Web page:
Today we’re exploring one of the coolest new features in the recent Scrivener 3.0 upgrade: custom meta-data. (This post assumes you’ve already upgraded. If not, you can read my post about the new version here, and you can save 20% off the price of the upgrade if you use the code APRILDAVILA at getscrivener.com.)
Okay, so, if you cringed a little bit when you read the term meta-data, don’t worry. It’s not quite all so scary as it might sound. In fact, using meta-data in Scrivener 3.0 is WAY easier than it was in v2.
In short, meta-data is just information about data. In practical terms, meta-data allows you to make notes about the parts of your project, and the fact that Scrivener allows you to set it up however you want means you have endless flexibility in how you use it. Here’s how it works.
Open the Custom Meta-Data Window
Create Some Meta-Data
1) Click the little plus sign at the top to get a blank space where it says “meta-data title”
2) Enter a title. For this example I’m using “Ready for Editor”
3) Right below that window is a drop down box for “Type.” Choose “Checkbox.” (For this example, I decided to go with the checkbox option, because it’s nice and simple, but once you’re comfortable with it, you can play around with the other options, using lists, dates and text.)
4) Click “Okay”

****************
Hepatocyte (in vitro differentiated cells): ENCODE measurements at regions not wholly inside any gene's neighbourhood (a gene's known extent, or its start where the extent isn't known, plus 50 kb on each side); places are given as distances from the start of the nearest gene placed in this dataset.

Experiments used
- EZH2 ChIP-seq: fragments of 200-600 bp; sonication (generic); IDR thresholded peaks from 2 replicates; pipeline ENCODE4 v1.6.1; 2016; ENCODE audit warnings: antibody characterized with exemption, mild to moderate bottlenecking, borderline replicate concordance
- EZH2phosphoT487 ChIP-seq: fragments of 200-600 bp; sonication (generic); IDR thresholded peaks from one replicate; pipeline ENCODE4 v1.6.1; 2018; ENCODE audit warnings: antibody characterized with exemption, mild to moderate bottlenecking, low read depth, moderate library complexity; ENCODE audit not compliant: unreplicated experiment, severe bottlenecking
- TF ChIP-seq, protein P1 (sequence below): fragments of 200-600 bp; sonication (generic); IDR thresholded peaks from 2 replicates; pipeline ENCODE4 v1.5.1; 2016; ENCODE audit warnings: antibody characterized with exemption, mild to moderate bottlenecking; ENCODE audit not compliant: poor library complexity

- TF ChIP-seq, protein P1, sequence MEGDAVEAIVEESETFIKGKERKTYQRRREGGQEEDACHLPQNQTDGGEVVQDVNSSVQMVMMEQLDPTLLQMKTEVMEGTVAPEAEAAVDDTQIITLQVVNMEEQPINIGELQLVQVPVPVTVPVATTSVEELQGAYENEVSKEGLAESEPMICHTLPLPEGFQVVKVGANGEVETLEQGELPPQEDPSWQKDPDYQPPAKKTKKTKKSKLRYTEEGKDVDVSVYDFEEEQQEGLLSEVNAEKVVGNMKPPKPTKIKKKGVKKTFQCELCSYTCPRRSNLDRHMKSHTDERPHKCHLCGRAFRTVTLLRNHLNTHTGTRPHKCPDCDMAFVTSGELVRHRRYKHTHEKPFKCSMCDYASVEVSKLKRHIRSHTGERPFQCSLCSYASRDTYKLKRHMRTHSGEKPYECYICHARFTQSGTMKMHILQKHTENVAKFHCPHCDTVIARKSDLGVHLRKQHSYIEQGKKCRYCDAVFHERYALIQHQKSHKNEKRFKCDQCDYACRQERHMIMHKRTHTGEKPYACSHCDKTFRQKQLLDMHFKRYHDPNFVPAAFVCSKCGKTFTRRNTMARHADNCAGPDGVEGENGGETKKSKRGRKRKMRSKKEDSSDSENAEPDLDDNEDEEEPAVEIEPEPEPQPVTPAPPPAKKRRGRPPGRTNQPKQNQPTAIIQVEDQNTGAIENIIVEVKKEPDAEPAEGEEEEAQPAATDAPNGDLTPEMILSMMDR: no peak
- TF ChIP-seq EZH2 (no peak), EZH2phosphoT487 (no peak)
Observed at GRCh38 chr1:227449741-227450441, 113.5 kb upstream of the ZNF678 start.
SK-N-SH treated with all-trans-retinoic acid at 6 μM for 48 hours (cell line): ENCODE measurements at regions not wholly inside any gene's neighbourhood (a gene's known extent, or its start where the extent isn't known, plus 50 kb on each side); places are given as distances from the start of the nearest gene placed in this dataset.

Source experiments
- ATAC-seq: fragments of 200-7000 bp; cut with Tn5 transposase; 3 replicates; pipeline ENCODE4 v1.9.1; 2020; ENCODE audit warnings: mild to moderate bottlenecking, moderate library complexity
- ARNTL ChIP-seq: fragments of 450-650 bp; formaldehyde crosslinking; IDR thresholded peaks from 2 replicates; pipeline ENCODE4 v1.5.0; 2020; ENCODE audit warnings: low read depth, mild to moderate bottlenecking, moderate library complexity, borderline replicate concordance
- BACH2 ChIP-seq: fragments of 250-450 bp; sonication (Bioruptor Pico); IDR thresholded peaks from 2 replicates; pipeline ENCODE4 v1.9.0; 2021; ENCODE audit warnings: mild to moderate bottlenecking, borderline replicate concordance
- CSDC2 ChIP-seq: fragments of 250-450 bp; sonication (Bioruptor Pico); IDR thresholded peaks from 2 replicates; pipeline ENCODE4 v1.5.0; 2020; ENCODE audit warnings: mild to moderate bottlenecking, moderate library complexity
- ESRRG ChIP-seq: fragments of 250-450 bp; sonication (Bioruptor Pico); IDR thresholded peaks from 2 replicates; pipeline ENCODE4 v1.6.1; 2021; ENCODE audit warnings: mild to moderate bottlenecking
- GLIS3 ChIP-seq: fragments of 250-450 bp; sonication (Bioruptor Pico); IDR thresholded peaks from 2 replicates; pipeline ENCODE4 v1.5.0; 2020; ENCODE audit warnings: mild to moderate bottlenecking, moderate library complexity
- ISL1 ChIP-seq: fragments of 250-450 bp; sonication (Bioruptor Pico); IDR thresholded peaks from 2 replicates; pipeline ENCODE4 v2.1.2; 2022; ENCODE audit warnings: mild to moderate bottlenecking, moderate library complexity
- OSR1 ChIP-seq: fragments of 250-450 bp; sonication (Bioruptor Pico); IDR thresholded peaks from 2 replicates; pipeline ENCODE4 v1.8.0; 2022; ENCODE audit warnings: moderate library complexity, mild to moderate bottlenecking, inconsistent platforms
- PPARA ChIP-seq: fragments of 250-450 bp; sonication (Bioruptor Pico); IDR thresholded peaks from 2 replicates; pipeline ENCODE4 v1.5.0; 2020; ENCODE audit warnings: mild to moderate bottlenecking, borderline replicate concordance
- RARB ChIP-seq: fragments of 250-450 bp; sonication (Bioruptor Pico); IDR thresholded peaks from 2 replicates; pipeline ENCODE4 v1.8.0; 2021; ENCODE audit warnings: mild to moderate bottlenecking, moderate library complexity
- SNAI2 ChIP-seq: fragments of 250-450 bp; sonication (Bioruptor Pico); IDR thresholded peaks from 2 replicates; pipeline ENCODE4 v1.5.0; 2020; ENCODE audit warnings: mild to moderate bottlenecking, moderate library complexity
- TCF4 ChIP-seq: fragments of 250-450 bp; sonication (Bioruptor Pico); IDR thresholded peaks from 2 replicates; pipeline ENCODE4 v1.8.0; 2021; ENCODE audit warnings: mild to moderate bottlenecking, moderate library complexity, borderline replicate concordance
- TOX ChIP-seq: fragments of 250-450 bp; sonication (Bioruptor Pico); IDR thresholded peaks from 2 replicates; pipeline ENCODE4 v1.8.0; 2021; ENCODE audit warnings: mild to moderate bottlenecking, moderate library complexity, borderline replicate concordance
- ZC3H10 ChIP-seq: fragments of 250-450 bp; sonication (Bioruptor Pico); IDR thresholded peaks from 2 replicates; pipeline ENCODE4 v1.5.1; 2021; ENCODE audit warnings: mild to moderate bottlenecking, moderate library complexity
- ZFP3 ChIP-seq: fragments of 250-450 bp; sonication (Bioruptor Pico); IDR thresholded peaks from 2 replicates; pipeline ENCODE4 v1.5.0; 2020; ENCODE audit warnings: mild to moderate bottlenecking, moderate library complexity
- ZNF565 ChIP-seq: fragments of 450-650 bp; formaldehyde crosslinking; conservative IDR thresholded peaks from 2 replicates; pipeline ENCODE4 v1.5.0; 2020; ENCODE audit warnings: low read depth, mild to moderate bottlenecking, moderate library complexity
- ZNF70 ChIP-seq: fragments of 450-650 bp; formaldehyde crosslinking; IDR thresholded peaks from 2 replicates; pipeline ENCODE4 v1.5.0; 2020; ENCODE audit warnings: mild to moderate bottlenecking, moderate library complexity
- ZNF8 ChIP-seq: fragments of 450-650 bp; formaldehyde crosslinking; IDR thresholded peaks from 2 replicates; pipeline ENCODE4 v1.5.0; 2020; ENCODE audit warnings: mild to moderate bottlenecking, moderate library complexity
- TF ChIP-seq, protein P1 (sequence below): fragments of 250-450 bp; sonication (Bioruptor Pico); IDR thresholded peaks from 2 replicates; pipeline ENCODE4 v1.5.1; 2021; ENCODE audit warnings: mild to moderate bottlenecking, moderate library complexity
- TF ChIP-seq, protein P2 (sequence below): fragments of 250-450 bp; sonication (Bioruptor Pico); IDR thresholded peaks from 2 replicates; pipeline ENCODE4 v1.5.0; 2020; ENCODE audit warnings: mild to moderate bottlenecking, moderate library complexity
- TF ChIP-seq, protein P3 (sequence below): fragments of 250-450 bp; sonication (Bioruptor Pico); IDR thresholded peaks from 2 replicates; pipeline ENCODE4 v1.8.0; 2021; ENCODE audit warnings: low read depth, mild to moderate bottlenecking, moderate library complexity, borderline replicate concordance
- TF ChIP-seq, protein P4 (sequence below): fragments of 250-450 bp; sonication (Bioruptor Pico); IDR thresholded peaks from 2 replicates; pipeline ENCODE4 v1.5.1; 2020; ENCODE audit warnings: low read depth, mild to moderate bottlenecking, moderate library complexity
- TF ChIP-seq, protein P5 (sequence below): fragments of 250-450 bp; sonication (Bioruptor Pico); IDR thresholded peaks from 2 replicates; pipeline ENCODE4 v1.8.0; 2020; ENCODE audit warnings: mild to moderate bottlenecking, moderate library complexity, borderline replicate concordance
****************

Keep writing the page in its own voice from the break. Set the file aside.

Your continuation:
Use Your Meta-Data
Okay, so now you’ve created meta-data. So what?
1) Click to view your project in outline mode.
2) Find the little greater-than symbol and click there to get a drop down of all available meta-data.
3) Find the check-box for the meta data you just created and check it.
Now your new header of “Ready for Editor” will show as a column header in your outline view. Click and drag it to move it left, and you get something like this:
Custom Field Love
With that last example you can start to see the benefit of being able to set things up yourself. Because maybe you’re not interested in tracking whether each chapter is editor-ready. Maybe you are more concerned with mentioning Taylor Swift in every chapter. Or maybe you want to make sure your main character gets naked in every other scene. You could set up some meta-data headings like this:
There’s frankly no way Scrivener could predict all the possible meta-data tags we, as writers, might want. So it’s kind of awesome that they make it possible for us to create our own.
Have you played around with your meta-data at all? If you’ve devised any cool tricks, lay ’em on us. I always love to see how people make this software work for them.